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Chart of the Week - A parting of the ways as bonds price more risk

September was been a difficult month for US stocks and government bonds as markets added to bond’s risk premia partly in response to guidance from the Federal Reserve that interest rates are set to stay higher for longer than previously anticipated.  

The S&P 500 stock index fell more than 5% in September — pulling it toward its first quarterly loss in 12 months. 

The rise in bond yields since the start of August accelerated in the last week of September after the Fed projected a higher path for interest rates in 2024 and in 2025 than investors had expected.

The yield on 10-year US Treasuries rose from around 4.39% in the wake of the Fed’s meeting on 20 September to as high as 4.60%, its highest level since 2007. It is on track for its biggest monthly jump in a year.

In addition to the prospect of policy rates being held higher for longer, the rise in (real) bond yields has been driven by an increase in term premia – the compensation that investors require for bearing the risk that interest rates may change over the life of the bond. The decline in term premia for US Treasury bonds over the last three decades has been ascribed to various factors including fiscal surpluses, a negative stock-bond correlation, increasing foreign demand for safe assets, and quantitative easing. In recent months, with some of these factors either going into reverse or on the wane, the trend seems to be reversing. As central banks continue to normalise their balance sheets, rebuilding of term premia could continue.

Higher interest rates have hit equities both through an increase in the discount rate leading to lower valuations, and through the impact of higher bond yields on the economy and corporate profits.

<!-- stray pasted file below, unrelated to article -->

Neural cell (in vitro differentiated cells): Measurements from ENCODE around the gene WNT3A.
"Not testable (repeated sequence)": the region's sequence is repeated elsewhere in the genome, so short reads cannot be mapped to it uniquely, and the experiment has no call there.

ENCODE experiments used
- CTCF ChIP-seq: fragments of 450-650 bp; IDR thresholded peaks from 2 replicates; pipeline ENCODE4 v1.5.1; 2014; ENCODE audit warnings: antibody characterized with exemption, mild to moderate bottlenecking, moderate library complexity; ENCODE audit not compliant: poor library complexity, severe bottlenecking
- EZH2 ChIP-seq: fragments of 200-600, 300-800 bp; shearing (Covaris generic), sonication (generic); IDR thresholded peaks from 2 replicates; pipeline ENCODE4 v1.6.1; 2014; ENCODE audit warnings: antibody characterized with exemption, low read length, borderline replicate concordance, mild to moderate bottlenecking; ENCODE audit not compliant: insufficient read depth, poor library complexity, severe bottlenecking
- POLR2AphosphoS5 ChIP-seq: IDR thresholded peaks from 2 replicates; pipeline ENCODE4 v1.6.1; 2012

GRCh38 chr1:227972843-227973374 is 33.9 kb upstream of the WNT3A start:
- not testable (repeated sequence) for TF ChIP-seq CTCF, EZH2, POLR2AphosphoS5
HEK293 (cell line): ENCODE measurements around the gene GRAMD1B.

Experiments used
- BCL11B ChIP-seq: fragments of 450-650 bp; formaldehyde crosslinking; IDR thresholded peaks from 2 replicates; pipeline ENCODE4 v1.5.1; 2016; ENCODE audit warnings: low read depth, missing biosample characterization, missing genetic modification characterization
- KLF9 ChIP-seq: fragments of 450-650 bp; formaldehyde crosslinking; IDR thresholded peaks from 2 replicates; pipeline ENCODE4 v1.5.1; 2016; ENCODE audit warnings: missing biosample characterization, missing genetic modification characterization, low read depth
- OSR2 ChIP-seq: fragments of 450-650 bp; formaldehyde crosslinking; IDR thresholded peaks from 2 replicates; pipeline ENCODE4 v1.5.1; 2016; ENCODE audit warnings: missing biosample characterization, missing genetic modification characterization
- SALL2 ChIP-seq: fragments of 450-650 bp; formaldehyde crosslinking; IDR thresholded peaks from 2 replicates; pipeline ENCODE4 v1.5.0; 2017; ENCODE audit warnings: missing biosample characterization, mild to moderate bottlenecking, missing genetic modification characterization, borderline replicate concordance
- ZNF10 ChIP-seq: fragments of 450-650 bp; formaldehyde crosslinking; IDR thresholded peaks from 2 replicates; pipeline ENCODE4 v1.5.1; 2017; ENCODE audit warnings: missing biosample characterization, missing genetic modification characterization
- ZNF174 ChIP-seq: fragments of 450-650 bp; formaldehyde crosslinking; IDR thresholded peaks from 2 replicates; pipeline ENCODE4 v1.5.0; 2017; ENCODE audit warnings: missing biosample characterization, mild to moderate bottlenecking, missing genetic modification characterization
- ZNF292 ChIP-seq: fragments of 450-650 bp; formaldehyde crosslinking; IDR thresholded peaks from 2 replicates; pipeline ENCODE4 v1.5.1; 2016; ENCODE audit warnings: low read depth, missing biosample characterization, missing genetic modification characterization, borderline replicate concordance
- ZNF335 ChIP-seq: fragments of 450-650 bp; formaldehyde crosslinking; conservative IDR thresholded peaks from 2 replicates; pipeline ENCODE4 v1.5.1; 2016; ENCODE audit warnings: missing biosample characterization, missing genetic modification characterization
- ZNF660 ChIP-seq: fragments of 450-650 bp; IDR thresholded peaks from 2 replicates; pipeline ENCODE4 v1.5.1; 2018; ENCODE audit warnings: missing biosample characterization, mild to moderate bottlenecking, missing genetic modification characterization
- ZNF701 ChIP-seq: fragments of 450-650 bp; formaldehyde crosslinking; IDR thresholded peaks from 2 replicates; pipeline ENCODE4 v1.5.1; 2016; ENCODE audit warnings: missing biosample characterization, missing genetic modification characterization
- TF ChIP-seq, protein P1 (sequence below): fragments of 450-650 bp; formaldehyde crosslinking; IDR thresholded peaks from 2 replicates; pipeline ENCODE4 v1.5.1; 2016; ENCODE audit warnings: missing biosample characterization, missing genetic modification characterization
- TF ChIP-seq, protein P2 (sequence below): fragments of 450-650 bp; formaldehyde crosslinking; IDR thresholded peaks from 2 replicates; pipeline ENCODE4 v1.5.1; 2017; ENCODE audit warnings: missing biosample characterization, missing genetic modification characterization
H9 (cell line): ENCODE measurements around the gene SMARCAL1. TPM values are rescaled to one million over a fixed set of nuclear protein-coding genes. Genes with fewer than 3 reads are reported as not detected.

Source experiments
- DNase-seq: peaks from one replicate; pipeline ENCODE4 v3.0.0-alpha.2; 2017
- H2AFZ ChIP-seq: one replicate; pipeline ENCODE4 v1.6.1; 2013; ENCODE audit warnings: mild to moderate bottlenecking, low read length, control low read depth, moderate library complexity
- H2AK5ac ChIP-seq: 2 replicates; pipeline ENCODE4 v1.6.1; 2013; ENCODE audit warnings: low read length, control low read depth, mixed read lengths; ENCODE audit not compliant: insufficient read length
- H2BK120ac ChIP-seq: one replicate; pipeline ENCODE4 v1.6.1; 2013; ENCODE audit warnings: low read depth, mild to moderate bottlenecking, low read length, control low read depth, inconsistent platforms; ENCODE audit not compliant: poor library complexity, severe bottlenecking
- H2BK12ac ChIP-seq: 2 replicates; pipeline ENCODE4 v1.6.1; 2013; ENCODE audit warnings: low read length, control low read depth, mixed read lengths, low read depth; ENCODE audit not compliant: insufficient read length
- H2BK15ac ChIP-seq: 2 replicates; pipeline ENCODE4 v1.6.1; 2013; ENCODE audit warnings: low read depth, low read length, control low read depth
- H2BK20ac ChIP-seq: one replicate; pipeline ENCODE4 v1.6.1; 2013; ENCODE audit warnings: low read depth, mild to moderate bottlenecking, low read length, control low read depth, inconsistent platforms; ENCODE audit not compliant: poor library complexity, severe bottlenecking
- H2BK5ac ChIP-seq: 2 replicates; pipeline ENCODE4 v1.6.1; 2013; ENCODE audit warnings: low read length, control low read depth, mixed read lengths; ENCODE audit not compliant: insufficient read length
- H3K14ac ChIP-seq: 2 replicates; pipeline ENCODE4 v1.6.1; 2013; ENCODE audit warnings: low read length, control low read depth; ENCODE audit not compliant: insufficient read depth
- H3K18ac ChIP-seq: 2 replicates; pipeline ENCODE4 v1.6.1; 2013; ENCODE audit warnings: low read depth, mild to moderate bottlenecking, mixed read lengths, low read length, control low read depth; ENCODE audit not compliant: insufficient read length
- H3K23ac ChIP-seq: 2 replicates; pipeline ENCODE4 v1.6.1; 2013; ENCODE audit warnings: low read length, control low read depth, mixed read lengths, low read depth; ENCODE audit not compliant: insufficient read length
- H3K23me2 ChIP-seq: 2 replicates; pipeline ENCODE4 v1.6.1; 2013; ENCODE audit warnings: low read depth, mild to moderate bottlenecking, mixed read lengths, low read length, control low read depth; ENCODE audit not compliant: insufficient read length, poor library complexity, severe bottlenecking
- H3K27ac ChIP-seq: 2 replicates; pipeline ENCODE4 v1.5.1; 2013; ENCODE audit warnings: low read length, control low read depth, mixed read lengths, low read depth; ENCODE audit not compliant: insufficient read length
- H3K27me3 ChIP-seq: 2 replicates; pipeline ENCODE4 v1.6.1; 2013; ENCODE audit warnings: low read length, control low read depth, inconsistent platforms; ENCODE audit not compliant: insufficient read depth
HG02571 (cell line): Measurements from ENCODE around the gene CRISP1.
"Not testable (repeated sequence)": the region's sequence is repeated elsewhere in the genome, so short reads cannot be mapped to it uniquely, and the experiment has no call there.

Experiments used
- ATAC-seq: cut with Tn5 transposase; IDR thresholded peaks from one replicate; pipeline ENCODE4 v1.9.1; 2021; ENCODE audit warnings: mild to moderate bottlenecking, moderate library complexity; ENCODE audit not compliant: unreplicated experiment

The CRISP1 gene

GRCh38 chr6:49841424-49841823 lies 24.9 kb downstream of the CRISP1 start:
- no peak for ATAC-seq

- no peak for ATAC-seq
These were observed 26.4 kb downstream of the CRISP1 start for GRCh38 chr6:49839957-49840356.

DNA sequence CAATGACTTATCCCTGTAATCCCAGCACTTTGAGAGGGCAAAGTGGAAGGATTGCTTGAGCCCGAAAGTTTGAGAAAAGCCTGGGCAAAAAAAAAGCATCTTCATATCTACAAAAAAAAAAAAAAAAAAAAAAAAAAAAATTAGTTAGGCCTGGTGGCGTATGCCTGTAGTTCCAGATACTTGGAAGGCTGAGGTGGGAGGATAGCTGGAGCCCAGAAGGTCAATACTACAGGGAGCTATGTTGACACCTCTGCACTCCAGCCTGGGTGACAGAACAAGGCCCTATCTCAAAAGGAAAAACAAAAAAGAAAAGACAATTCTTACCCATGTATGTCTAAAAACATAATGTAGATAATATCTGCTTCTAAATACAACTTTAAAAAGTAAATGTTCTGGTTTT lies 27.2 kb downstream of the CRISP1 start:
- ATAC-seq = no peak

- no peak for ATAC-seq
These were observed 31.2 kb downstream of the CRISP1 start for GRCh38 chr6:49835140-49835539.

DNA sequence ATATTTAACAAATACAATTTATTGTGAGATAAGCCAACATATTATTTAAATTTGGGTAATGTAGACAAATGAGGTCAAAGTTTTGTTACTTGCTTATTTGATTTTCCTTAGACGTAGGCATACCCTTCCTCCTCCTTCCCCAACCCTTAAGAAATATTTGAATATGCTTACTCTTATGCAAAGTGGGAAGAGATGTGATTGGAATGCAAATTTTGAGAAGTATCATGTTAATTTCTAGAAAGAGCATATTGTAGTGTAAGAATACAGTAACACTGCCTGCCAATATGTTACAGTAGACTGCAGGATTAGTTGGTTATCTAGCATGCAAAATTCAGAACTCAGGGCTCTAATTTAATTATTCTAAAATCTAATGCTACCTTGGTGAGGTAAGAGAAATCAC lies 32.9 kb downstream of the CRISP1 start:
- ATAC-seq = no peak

The S&P 500 is still up 11% in 2023 through September, but the rally has been concentrated in a small number of heavily weighted tech stocks whose valuations surged earlier in the year fuelled by excitement about artificial intelligence. In September, the equal-weighted version of the S&P 500 index fell back into negative territory for the year-to-date through September.

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Please note that articles may contain technical language. For this reason, they may not be suitable for readers without professional investment experience. Any views expressed here are those of the author as of the date of publication, are based on available information, and are subject to change without notice. Individual portfolio management teams may hold different views and may take different investment decisions for different clients. This document does not constitute investment advice. The value of investments and the income they generate may go down as well as up and it is possible that investors will not recover their initial outlay. Past performance is no guarantee for future returns. Investing in emerging markets, or specialised or restricted sectors is likely to be subject to a higher-than-average volatility due to a high degree of concentration, greater uncertainty because less information is available, there is less liquidity or due to greater sensitivity to changes in market conditions (social, political and economic conditions). Some emerging markets offer less security than the majority of international developed markets. For this reason, services for portfolio transactions, liquidation and conservation on behalf of funds invested in emerging markets may carry greater risk.

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